tolerance was the norm. It helped that many of the single Guatemalan and Mexican
men had moved on or settled down, often bringing their families from back home.
The public schools had a new fine-arts building, developed a K-12 bilingual program
and hired additional staff members. New businesses sprouted: a Mexican restaurant
and grocery store, a Guatemalan restaurant and the Guatemalan-owned Tonita’s
Express, where workers lined up on Saturday mornings to wire hundreds of dollars
back to villages in Guatemala and bought phone cards, Spanish-language CDs and
DVDs, tortillas and birthday cards.
By that time, Aaron Goldsmith, an Orthodox Jew, had won a seat on the
Postville City Council. And volunteers organized an annual food festival downtown,
where, along with cotton candy, funnel cakes and hot dogs, the booths featured
falafel, tacos and Ukrainian blinchiki, while the entertainer Uncle Moishy — flown in
from Brooklyn — performed Yiddish songs.
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In 2005 Herrera, the former Agri worker, who had been a teacher in Guatemala,
took over the Postville Bakery — a town fixture since the late 1800s — and
transformed it into a spot where old-time farmers lingered over doughnuts and
coffee and Latinos bought pan dulce, tostadas and conchas. A new welcome sign
went up on the edge of town, declaring Postville “Hometown to the World.”
Among the many who benefited economically from the immigrant population
was Candy Seibert. She and her husband bought a handful of apartments to rent to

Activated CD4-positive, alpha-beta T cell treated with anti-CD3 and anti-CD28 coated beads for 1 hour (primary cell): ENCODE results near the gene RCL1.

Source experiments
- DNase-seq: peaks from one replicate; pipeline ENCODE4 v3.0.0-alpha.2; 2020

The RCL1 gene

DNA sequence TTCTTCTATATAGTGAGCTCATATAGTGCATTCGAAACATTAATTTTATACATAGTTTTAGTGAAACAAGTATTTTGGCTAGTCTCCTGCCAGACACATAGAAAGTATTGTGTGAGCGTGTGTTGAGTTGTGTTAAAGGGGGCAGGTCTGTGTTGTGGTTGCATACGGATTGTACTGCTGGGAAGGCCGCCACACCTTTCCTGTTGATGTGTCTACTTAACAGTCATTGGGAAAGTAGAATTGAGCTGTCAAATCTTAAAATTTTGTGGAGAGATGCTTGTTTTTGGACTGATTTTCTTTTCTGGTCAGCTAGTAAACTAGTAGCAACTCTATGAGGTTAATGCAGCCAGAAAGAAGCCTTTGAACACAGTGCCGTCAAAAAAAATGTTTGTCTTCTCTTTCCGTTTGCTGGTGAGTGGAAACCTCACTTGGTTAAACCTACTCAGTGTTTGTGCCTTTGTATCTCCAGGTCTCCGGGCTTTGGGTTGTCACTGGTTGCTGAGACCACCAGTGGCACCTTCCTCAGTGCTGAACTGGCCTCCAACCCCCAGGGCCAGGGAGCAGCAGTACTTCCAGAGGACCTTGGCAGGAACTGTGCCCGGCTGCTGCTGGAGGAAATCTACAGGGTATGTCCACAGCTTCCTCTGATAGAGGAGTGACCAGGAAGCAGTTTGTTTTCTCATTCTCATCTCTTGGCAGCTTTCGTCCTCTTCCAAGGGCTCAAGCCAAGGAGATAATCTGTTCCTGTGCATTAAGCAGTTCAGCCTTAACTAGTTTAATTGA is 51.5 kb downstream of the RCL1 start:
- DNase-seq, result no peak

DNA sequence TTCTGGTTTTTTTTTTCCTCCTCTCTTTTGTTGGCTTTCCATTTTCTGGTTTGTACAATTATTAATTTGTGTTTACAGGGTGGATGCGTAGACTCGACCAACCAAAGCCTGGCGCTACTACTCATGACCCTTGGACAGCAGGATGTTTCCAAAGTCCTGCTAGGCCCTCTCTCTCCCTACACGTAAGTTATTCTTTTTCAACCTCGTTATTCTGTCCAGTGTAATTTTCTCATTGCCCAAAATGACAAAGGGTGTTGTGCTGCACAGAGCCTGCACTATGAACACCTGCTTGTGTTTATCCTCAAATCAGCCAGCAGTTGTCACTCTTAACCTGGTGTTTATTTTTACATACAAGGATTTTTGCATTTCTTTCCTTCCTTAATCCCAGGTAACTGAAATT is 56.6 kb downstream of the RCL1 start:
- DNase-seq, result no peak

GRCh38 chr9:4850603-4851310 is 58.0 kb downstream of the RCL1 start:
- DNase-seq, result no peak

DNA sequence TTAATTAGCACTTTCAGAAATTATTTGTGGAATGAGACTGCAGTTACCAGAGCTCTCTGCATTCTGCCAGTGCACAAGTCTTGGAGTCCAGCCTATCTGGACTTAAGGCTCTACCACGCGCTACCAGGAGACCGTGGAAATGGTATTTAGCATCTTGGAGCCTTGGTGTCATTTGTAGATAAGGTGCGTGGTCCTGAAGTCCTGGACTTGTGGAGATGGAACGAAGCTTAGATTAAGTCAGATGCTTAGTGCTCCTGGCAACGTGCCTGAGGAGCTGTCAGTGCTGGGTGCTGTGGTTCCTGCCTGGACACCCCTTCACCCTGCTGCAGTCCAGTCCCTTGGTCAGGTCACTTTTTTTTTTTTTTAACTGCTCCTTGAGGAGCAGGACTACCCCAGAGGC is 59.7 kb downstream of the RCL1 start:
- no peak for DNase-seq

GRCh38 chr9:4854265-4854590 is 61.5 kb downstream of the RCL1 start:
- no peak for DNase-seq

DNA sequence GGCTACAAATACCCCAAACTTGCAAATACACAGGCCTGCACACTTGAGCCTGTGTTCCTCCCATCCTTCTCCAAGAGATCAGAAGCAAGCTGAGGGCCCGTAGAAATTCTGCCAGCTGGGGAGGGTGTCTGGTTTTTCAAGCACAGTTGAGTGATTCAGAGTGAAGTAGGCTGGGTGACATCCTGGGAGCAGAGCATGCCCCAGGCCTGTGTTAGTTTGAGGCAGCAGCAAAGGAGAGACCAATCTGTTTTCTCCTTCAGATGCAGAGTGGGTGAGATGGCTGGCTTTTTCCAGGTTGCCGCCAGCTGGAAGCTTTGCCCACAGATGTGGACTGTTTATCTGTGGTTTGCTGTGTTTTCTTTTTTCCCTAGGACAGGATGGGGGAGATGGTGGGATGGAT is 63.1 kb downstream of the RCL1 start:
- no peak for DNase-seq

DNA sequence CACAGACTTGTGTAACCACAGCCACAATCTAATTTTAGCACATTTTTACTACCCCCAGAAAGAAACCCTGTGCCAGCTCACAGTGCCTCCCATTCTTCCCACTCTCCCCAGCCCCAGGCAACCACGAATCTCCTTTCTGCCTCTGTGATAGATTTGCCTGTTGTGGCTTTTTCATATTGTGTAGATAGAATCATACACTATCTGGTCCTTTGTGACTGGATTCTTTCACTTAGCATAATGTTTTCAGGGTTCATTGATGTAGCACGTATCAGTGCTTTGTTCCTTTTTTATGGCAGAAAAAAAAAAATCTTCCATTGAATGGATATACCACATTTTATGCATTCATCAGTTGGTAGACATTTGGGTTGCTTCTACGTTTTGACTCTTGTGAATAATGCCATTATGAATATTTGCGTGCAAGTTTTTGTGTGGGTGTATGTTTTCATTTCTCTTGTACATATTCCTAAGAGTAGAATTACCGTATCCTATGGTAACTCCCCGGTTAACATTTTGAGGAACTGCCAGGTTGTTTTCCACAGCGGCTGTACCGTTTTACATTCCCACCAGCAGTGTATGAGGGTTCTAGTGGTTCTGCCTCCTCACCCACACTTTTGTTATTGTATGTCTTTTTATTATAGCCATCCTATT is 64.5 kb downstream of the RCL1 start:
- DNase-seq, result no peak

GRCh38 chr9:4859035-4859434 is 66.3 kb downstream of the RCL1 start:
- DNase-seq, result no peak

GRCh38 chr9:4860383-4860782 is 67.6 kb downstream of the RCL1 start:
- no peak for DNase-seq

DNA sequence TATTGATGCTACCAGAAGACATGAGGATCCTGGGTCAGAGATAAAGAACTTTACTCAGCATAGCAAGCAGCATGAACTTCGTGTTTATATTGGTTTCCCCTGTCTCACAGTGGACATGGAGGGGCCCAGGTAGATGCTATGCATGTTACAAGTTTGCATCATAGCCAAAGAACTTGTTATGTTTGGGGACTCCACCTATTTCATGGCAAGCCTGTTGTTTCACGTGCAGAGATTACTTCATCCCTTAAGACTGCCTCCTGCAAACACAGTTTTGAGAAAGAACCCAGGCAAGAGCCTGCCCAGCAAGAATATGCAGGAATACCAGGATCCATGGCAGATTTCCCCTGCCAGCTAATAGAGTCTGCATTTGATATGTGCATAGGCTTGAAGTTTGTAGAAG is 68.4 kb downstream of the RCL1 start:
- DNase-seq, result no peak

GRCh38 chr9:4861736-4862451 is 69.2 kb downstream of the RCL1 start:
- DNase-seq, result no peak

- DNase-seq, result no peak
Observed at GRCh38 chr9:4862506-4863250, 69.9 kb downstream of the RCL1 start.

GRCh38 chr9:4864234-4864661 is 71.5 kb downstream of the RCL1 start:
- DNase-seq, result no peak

workers; she opened the laundromat Tidy Wave and the Sweet Spot ice-cream store,
while her husband worked in construction and ran a cabinetmaking business. When
she wasn’t managing cabinet orders, Seibert was scooping ice cream, picking up a
few Spanish words, collecting rent and fielding phone calls about dripping faucets.
She knew almost all of the town’s newcomers. She liked watching Latino kids, some
of whose parents had never finished elementary school and didn’t speak English,
graduate from high school. “We didn’t know how good we had it,” she says.
During my first trip to Postville two years ago, Seibert and I sat in her real
estate office one morning, in a converted garage two blocks from Agri to the east and
two blocks from downtown to the west. Dozens of keys hung from the wall, and a
dry-erase board listed needed repairs at her properties.
Seibert is 43, with long blond hair that she hastily pulls into a ponytail, a
wardrobe of jeans and zip-up hoodies and a no-nonsense manner. “It takes some
mothering,” she said of being a Postville landlord, which she likened to the decade